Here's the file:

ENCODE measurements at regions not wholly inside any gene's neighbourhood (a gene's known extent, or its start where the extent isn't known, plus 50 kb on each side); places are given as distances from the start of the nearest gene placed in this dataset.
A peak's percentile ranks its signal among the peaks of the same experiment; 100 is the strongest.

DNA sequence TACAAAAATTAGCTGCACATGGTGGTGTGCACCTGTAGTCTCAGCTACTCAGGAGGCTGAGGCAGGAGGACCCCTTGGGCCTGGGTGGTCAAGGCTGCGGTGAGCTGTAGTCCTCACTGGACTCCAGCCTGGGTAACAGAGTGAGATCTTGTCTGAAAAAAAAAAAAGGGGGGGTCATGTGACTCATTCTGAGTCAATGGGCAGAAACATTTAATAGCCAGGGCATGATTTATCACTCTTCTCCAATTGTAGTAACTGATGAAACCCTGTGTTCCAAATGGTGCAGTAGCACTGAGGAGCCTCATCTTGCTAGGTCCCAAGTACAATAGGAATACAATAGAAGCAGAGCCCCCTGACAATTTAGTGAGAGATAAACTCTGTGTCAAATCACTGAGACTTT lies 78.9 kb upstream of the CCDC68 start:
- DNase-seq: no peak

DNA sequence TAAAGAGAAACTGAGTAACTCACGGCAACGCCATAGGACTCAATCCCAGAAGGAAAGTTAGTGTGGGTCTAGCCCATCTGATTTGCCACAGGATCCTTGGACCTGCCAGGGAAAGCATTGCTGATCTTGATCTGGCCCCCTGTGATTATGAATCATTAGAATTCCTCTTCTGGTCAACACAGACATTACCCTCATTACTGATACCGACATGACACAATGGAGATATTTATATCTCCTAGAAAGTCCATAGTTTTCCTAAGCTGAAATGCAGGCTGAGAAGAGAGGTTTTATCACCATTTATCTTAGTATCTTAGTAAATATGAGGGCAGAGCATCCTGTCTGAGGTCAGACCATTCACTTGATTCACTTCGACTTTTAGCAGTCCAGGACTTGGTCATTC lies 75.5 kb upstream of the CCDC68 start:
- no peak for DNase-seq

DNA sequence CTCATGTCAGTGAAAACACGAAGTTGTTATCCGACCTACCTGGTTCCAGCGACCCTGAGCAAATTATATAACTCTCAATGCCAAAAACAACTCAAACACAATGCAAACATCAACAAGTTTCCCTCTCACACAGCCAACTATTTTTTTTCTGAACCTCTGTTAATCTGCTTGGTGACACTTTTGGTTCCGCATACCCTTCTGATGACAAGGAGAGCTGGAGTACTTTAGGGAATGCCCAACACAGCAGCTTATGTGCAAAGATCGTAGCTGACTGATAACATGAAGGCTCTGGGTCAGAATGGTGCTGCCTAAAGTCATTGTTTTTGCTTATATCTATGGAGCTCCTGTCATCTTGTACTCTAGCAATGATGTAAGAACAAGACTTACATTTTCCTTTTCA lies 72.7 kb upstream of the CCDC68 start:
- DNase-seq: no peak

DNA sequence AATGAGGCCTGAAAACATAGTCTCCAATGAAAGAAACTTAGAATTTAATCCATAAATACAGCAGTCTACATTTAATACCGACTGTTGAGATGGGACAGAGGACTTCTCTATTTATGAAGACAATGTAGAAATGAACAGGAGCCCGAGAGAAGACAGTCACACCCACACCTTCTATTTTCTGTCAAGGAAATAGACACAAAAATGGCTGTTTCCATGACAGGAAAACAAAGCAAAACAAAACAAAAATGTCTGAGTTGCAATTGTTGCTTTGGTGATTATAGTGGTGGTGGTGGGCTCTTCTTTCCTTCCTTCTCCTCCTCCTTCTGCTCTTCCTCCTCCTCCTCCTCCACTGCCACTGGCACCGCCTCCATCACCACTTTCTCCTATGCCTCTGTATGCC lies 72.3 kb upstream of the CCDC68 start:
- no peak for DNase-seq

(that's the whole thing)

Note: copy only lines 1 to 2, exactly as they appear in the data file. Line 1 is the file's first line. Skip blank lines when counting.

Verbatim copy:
ENCODE measurements at regions not wholly inside any gene's neighbourhood (a gene's known extent, or its start where the extent isn't known, plus 50 kb on each side); places are given as distances from the start of the nearest gene placed in this dataset.
A peak's percentile ranks its signal among the peaks of the same experiment; 100 is the strongest.